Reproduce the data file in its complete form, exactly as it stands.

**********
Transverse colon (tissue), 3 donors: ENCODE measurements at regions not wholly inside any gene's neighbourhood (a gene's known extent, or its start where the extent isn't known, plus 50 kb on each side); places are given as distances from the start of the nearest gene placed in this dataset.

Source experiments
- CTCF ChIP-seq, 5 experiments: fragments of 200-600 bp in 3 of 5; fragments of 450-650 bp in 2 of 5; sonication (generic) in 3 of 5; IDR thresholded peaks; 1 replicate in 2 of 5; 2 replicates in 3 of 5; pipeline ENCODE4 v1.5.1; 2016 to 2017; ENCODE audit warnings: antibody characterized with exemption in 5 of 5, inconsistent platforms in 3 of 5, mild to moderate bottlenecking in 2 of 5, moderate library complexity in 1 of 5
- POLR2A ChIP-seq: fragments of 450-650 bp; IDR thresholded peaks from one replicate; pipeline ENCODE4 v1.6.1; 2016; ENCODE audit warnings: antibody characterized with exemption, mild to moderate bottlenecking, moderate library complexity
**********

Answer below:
Transverse colon (tissue), 3 donors: ENCODE measurements at regions not wholly inside any gene's neighbourhood (a gene's known extent, or its start where the extent isn't known, plus 50 kb on each side); places are given as distances from the start of the nearest gene placed in this dataset.

Source experiments
- CTCF ChIP-seq, 5 experiments: fragments of 200-600 bp in 3 of 5; fragments of 450-650 bp in 2 of 5; sonication (generic) in 3 of 5; IDR thresholded peaks; 1 replicate in 2 of 5; 2 replicates in 3 of 5; pipeline ENCODE4 v1.5.1; 2016 to 2017; ENCODE audit warnings: antibody characterized with exemption in 5 of 5, inconsistent platforms in 3 of 5, mild to moderate bottlenecking in 2 of 5, moderate library complexity in 1 of 5
- POLR2A ChIP-seq: fragments of 450-650 bp; IDR thresholded peaks from one replicate; pipeline ENCODE4 v1.6.1; 2016; ENCODE audit warnings: antibody characterized with exemption, mild to moderate bottlenecking, moderate library complexity